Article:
As countries including Italy, the Netherlands, Belgium and Spain give the go-ahead for live shows to return – subject to stringent restrictions – in the next few weeks, live music behemoth Live Nation is already preparing to launch its first series of socially distanced shows in New Zealand, a country which is widely regarded as having kept the Covid-19 crisis at bay.

“It is an opportunity for us to unite and celebrate the power of live with some of the country’s first socially distanced shows”

Live Nation New Zealand’s Together Again concert series debuts next weekend (29 to 30 May), with shows by singer-songwriter Hollie Smith and comedian Urzila Carlson at Auckland’s the Tuning Fork.

Capacity will be limited to 100 people, with temperature screening and contract tracing in place. Staff will wear personal protective equipment (PPE) and all food and drink orders must be made via an app.

“We are excited to be welcoming back live events in New Zealand,” comments Live Nation New Zealand chairman Stuart Clumpas.

“[The Together Again series] is an opportunity for us to unite and celebrate the power of live with some of the country’s first socially distanced shows.”

Tickets for the first too Together Again concerts go on sale on Wednesday (20 May) at 12 p.m. (NZST), priced at NZ$25 (€14).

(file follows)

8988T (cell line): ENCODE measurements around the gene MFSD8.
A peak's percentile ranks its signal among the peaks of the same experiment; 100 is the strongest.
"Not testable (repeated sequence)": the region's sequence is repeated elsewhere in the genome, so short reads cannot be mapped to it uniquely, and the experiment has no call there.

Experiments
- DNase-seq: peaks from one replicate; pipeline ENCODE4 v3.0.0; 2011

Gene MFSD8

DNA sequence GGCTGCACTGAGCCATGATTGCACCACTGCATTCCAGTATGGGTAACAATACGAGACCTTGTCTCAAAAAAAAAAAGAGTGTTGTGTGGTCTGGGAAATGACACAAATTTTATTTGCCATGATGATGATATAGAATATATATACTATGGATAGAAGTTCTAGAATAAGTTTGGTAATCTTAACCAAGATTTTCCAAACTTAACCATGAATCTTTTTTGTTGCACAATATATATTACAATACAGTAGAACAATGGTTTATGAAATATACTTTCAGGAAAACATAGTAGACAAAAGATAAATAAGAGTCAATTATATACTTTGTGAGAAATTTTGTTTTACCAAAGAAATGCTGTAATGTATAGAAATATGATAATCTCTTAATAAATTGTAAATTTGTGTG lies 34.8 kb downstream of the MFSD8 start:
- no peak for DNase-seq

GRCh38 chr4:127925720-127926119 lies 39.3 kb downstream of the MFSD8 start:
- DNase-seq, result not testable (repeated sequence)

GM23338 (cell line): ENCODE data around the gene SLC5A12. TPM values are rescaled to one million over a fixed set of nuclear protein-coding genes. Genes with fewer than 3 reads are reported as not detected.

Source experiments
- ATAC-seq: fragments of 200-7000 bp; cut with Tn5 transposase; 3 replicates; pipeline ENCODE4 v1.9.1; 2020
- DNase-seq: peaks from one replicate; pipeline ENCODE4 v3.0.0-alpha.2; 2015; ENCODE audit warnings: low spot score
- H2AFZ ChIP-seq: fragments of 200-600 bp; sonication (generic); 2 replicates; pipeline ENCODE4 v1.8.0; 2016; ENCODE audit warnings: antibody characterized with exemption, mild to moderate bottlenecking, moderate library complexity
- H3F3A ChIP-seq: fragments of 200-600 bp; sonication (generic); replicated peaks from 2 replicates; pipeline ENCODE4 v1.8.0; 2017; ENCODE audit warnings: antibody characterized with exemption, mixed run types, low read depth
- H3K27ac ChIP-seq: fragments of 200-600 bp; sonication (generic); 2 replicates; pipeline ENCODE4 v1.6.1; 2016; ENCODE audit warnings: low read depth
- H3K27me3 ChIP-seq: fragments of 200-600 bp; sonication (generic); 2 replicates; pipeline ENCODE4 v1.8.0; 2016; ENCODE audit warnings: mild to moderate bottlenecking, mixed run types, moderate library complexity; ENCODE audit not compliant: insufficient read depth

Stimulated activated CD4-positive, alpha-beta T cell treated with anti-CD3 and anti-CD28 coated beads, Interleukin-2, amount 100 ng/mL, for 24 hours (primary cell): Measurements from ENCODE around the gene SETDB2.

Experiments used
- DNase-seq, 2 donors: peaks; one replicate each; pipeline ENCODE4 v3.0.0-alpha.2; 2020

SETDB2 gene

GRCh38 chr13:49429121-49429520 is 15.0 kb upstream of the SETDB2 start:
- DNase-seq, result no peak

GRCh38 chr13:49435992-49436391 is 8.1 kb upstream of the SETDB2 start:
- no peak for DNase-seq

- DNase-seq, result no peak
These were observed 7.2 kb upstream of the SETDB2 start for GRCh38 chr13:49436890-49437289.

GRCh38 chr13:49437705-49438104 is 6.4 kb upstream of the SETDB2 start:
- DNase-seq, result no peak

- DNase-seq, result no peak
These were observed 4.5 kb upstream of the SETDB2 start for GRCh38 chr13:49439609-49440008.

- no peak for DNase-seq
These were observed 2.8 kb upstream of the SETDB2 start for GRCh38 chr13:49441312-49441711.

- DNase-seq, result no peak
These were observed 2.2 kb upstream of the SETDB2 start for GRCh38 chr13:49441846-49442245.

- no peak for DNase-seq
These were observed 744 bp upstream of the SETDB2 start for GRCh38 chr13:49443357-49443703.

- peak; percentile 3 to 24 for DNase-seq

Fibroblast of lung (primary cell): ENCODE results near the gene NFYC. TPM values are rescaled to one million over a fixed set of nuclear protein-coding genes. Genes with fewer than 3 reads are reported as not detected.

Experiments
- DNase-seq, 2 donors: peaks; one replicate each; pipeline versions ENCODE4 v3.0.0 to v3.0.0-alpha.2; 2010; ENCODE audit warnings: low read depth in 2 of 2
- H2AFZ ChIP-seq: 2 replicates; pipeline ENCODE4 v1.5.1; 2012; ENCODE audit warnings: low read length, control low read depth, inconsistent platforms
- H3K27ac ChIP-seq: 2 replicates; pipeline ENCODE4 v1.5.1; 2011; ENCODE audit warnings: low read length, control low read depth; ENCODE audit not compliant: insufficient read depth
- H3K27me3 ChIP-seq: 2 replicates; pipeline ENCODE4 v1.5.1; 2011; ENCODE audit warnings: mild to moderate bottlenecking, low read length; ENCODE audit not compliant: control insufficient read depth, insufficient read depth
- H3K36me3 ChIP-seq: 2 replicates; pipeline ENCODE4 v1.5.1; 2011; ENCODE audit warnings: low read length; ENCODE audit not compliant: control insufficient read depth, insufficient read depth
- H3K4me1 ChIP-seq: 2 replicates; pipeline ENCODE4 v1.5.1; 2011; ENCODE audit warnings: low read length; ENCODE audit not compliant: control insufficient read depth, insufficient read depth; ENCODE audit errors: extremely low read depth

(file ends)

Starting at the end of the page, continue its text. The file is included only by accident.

In neighbouring Australia, which began to emerge from lockdown at the beginning of the month, live music is returning in the guise of drive-in concerts, following a format that has already been introduced in the United States, Germany, Denmark and Lithuania.

Drive-In Entertainment Australia has teamed up with local councils to set up eight Covid-proof venues across New South Wales and Victoria, which will hold 600 fans each. A free drive-in concert will be trialled at the Robyn Webster Sport Centre in Sydney on Thursday, with a performance by Australian singer Casey Donovan. The full programme will roll out across venues from 18 July.

“Entertainment is what keeps the light on in times like this, we want to keep Australians hopeful and keep entertainers employed”

As well as receiving live audio through their car radios, fans will also have an option to livestream visuals from the shows via video-conference platform Zoom, providing an opportunity for artist interaction.

“We, like most people in the entertainment industry, were left devastated when our gigs evaporated overnight,” comments Drive-In Entertainment Australia managing director Samwise Holmes.

“Rather than let it defeat us, we sought to innovate. Entertainment is what keeps the light on in times like this, we want to keep Australians hopeful and keep entertainers employed – while adhering to strict health regulations.

Under stage three of Australia’s lockdown exit plan, set to be put in place in July, gatherings of up to 100 people will be permitted, but “that is not sustainable for most live performances”, says Holmes.